FLG: You’ve been at Merck and Co now for over ten years. With the explosion in genomic technology in that time, it must be an exciting time for you. One of the highlights was completing the first genome-wide siRNA screen for a neurological indication. Your focus these days is on using genetics and genomics to enable drug discovery. How different is the ‘Big Pharma’ environment to academia?

DS: In some ways the research environment is better in big pharma; in other ways it’s better in academia. I think the scientific rigor is far greater in industry than most people realize, and I suppose this makes sense considering the risks. In academia if your research is wrong you risk having your paper refuted by a colleague; but in industry if you are wrong you risk literally millions of dollars on a failed trial, or worse yet harming a patient.   This isn’t to say there aren’t careful researchers in academia as well, of course, but I do think most people are surprised when they find out how carefully research is done in big pharma, and how critically results are reviewed.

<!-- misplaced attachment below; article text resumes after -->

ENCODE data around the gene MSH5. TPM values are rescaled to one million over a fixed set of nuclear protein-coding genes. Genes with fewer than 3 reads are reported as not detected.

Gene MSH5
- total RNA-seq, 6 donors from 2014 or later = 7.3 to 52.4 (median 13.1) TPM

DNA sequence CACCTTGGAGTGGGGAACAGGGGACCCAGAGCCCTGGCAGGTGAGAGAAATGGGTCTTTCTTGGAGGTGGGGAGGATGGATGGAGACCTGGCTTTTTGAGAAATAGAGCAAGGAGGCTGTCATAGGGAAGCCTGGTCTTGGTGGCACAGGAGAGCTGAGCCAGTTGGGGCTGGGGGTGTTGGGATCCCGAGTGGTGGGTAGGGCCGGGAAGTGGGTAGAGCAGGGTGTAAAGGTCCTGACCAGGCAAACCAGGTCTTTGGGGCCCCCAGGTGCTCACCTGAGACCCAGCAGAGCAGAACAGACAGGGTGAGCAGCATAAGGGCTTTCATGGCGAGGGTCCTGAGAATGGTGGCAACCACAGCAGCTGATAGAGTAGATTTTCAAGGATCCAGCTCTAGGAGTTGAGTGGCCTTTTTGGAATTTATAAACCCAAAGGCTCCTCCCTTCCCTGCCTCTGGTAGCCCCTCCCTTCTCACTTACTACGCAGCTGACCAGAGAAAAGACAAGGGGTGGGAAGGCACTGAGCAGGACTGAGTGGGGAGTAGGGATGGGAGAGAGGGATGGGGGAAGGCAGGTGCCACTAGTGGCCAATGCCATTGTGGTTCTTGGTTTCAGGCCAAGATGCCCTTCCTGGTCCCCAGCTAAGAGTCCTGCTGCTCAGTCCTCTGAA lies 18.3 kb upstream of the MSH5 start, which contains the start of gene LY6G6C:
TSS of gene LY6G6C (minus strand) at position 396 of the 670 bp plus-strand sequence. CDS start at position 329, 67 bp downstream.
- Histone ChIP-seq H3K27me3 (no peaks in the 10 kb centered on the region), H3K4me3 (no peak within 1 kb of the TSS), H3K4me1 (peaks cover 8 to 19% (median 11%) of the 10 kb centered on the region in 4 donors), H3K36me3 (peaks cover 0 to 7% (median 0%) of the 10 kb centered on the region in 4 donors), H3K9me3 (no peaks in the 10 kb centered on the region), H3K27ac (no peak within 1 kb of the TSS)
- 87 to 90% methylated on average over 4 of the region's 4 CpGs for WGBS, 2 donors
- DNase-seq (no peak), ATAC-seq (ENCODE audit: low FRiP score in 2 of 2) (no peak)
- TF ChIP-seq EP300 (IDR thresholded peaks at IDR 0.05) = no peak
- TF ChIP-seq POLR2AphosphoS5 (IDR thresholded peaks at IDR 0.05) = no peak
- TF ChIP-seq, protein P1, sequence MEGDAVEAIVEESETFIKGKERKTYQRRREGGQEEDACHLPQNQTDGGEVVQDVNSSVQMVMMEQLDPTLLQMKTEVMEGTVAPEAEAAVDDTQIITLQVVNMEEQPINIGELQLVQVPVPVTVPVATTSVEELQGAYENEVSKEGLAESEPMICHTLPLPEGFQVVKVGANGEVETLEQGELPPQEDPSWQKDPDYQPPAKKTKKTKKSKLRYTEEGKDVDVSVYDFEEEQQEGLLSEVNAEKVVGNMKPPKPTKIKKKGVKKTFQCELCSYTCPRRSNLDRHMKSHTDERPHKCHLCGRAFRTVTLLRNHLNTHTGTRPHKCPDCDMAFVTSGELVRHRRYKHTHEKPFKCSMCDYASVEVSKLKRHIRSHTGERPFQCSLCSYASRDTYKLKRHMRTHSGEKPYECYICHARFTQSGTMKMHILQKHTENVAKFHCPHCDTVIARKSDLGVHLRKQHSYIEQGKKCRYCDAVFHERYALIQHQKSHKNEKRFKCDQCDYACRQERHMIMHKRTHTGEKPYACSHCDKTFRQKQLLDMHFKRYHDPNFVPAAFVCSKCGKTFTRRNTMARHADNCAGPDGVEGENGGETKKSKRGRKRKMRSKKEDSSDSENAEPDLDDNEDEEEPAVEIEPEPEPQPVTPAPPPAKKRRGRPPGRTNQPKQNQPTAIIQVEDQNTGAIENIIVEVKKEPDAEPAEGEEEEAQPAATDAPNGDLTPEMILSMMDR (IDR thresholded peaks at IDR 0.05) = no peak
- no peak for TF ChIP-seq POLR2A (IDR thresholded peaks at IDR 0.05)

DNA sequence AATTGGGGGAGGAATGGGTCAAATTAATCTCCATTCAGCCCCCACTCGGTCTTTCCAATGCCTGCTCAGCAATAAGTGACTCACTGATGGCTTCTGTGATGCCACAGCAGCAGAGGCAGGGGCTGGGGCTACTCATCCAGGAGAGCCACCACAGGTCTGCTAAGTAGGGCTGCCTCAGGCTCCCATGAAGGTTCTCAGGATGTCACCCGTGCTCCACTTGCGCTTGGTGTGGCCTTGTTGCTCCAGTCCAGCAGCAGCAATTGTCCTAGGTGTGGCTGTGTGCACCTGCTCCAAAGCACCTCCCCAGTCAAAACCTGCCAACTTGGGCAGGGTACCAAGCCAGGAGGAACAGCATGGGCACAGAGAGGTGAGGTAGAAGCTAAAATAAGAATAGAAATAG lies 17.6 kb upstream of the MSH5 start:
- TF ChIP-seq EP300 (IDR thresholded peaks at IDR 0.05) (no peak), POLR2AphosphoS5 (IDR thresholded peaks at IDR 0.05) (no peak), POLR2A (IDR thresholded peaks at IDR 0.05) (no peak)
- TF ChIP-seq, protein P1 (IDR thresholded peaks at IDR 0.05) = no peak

On the other hand, big pharma is corporate America. I’ve seen good projects get derailed because of site closures and layoffs. Obviously academic research is affected by economic forces as well (e.g. government funding) but I think to a lesser extent than for industry. And academia has an unparalleled level of intellectual freedom- one of the great things about science.

FLG: What projects are you working on at the moment?

DS: I’m using a lot of the newer sequencing technologies to look at neurodegenerative diseases.

FLG: Despite having accomplished so much already, you’re showing no sign of letting up. Is there anything in particular that keeps you motivated to keep innovating?

DS: It always comes back to improving human health. As long as you keep that as your primary goal, there’s never a question as to why you are doing this.

FLG: Have there been any moments in particular that you think you will always remember?